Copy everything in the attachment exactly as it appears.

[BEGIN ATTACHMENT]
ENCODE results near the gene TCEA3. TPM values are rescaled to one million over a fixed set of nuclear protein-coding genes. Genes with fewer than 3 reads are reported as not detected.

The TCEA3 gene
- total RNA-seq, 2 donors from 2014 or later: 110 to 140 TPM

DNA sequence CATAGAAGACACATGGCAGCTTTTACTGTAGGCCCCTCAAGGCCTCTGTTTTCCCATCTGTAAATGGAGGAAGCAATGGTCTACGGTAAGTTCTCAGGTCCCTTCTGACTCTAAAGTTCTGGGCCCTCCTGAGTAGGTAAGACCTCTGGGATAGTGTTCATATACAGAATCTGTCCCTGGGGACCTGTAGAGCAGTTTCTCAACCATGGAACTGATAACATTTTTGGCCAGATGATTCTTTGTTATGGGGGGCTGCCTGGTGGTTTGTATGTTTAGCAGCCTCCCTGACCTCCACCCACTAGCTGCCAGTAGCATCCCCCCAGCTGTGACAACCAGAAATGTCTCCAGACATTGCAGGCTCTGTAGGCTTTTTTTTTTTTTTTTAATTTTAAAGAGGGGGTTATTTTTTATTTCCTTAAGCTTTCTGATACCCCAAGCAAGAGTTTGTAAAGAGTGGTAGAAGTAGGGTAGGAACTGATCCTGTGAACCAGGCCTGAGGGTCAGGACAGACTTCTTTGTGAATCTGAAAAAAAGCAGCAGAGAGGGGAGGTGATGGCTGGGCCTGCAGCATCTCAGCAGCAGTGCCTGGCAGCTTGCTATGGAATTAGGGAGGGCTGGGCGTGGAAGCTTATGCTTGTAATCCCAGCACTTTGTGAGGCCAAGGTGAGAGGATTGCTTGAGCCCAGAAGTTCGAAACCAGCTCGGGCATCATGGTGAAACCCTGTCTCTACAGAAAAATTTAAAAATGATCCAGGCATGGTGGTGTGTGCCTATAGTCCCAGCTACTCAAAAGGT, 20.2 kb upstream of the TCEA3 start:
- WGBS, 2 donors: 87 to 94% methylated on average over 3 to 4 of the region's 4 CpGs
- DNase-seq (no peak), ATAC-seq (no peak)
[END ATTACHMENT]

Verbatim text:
ENCODE results near the gene TCEA3. TPM values are rescaled to one million over a fixed set of nuclear protein-coding genes. Genes with fewer than 3 reads are reported as not detected.

The TCEA3 gene
- total RNA-seq, 2 donors from 2014 or later: 110 to 140 TPM

DNA sequence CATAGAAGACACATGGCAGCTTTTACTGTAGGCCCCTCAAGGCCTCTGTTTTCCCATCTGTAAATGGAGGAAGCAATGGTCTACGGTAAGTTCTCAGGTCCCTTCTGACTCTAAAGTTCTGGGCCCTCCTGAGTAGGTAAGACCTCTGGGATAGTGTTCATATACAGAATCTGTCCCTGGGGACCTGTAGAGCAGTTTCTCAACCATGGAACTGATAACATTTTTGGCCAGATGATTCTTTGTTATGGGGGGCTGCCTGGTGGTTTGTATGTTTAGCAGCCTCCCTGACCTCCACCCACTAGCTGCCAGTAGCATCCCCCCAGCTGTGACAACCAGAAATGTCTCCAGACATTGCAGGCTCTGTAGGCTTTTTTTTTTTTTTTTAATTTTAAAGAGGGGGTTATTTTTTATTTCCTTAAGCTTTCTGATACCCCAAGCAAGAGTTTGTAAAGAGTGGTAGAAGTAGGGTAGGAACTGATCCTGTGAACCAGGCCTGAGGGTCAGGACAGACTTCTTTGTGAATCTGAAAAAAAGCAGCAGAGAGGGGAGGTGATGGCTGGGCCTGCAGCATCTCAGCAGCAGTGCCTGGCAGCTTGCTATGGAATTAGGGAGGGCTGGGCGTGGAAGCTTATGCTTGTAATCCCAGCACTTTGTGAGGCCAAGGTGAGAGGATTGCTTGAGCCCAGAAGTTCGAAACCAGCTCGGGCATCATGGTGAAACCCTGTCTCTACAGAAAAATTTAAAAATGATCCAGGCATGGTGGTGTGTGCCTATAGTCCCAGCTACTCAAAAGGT, 20.2 kb upstream of the TCEA3 start:
- WGBS, 2 donors: 87 to 94% methylated on average over 3 to 4 of the region's 4 CpGs
- DNase-seq (no peak), ATAC-seq (no peak)